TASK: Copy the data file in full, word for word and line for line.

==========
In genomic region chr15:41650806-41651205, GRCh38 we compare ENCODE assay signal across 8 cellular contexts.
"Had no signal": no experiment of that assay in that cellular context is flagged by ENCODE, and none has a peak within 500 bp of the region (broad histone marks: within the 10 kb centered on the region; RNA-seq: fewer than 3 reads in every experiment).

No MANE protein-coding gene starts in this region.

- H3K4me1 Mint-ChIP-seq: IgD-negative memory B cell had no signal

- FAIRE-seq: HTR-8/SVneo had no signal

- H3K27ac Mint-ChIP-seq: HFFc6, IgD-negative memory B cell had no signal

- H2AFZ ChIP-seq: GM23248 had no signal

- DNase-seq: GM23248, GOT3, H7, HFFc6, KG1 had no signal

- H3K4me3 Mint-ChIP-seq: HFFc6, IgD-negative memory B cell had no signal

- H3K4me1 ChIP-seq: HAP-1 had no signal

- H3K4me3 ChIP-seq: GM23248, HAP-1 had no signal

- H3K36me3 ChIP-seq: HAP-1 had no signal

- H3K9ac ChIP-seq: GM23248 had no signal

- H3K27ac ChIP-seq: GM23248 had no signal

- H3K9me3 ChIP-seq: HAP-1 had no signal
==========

In genomic region chr15:41650806-41651205, GRCh38 we compare ENCODE assay signal across 8 cellular contexts.
"Had no signal": no experiment of that assay in that cellular context is flagged by ENCODE, and none has a peak within 500 bp of the region (broad histone marks: within the 10 kb centered on the region; RNA-seq: fewer than 3 reads in every experiment).

No MANE protein-coding gene starts in this region.

- H3K4me1 Mint-ChIP-seq: IgD-negative memory B cell had no signal

- FAIRE-seq: HTR-8/SVneo had no signal

- H3K27ac Mint-ChIP-seq: HFFc6, IgD-negative memory B cell had no signal

- H2AFZ ChIP-seq: GM23248 had no signal

- DNase-seq: GM23248, GOT3, H7, HFFc6, KG1 had no signal

- H3K4me3 Mint-ChIP-seq: HFFc6, IgD-negative memory B cell had no signal

- H3K4me1 ChIP-seq: HAP-1 had no signal

- H3K4me3 ChIP-seq: GM23248, HAP-1 had no signal

- H3K36me3 ChIP-seq: HAP-1 had no signal

- H3K9ac ChIP-seq: GM23248 had no signal

- H3K27ac ChIP-seq: GM23248 had no signal

- H3K9me3 ChIP-seq: HAP-1 had no signal